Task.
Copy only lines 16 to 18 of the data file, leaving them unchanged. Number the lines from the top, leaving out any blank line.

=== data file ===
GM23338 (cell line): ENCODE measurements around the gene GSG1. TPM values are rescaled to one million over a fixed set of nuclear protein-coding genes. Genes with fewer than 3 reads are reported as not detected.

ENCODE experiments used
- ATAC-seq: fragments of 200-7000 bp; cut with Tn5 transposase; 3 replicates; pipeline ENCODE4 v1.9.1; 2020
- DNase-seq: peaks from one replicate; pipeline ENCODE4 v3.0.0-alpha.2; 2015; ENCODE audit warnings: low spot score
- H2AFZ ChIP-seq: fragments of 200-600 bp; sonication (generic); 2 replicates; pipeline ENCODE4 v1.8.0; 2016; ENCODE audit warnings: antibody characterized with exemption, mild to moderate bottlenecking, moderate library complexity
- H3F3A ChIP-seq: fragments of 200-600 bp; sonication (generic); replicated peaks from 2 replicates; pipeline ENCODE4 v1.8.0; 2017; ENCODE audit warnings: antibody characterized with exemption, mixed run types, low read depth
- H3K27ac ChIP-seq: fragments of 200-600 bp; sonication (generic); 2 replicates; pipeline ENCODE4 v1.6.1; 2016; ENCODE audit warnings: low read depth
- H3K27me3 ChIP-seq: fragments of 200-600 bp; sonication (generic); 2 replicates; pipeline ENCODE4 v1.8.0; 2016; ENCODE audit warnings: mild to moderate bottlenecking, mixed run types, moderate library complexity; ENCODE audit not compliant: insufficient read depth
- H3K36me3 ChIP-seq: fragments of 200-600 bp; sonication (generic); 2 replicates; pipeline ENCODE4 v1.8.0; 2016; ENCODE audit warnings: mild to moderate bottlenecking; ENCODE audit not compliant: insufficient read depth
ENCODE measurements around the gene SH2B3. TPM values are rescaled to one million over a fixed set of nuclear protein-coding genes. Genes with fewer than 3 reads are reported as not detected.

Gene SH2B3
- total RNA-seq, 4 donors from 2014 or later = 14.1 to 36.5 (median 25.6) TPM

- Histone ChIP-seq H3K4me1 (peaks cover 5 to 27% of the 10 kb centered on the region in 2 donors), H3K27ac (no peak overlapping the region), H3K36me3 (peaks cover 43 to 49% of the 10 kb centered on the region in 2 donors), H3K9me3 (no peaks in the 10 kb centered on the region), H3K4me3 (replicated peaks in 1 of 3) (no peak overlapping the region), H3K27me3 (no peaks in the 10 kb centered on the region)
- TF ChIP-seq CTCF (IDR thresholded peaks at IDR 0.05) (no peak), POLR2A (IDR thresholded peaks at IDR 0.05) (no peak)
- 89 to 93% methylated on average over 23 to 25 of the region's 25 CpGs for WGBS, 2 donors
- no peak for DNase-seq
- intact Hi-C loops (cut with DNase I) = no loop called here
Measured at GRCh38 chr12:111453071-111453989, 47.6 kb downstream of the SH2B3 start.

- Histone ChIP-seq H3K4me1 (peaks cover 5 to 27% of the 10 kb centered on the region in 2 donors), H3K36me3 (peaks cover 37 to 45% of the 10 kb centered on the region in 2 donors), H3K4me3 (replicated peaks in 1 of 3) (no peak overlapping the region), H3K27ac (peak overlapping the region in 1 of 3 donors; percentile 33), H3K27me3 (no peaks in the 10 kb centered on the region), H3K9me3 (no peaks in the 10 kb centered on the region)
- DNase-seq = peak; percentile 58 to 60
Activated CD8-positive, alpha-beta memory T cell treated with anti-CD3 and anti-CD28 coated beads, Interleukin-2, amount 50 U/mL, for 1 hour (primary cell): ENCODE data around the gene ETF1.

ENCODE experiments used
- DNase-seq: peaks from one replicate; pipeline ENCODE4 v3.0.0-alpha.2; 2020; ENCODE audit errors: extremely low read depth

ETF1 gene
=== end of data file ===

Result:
- no peak for DNase-seq
- intact Hi-C loops (cut with DNase I) = no loop called here
Measured at GRCh38 chr12:111453071-111453989, 47.6 kb downstream of the SH2B3 start.